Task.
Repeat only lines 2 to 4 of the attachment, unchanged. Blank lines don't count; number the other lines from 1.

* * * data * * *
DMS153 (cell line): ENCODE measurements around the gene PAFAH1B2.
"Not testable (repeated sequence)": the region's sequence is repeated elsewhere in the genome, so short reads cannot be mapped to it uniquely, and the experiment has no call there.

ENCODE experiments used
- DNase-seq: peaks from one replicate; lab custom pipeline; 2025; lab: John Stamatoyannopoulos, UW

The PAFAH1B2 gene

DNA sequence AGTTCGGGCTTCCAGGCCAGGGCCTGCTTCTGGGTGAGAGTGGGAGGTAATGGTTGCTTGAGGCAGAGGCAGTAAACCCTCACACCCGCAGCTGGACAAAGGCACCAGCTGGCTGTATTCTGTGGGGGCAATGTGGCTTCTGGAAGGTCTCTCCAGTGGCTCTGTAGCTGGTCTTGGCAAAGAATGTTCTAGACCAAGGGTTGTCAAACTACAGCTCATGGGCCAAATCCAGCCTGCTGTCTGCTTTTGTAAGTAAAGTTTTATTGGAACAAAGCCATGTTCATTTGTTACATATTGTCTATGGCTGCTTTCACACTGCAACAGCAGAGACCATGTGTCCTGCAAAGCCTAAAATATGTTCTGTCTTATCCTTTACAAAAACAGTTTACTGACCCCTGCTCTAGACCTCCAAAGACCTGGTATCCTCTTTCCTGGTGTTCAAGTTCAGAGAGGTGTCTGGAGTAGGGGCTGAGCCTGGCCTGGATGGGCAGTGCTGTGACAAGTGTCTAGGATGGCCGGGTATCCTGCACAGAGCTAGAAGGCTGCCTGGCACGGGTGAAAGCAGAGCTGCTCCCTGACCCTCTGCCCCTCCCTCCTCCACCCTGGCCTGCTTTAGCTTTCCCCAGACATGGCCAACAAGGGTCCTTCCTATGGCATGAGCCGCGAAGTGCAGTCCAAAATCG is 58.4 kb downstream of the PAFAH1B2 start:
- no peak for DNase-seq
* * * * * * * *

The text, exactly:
"Not testable (repeated sequence)": the region's sequence is repeated elsewhere in the genome, so short reads cannot be mapped to it uniquely, and the experiment has no call there.

ENCODE experiments used
- DNase-seq: peaks from one replicate; lab custom pipeline; 2025; lab: John Stamatoyannopoulos, UW